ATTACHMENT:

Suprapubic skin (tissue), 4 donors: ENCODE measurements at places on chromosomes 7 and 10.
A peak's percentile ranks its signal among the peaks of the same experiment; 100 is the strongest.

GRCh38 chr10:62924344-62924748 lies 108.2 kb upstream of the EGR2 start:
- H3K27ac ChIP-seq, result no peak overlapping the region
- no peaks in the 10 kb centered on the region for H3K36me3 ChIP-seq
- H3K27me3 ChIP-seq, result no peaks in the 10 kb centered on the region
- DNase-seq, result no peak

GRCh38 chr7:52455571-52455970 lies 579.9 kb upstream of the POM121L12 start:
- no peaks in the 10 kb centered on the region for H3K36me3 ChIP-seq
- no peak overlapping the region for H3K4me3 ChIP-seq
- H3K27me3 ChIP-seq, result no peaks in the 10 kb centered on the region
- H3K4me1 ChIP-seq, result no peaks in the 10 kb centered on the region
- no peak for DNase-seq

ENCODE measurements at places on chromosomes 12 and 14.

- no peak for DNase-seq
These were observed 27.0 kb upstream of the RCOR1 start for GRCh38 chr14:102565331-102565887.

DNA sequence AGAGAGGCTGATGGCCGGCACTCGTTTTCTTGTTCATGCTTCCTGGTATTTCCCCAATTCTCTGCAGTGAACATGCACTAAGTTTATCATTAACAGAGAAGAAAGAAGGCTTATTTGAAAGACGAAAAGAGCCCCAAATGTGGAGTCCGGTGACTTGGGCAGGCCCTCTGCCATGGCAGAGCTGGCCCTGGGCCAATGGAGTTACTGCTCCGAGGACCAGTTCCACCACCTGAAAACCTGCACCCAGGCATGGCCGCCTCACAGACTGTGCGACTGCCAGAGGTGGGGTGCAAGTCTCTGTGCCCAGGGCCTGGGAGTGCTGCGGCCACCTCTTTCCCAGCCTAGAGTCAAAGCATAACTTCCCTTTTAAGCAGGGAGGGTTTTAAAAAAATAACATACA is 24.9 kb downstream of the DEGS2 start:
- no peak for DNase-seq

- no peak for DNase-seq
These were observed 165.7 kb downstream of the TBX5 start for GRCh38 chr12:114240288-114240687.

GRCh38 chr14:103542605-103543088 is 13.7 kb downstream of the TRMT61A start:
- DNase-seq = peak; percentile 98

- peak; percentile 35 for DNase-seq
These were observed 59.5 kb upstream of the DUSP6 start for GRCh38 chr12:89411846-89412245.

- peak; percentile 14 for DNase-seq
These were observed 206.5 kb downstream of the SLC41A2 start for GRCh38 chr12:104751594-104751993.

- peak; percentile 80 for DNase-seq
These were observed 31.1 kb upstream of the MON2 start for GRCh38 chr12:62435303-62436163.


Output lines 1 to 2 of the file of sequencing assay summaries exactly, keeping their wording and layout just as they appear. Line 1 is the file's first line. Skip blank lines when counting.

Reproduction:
Suprapubic skin (tissue), 4 donors: ENCODE measurements at places on chromosomes 7 and 10.
A peak's percentile ranks its signal among the peaks of the same experiment; 100 is the strongest.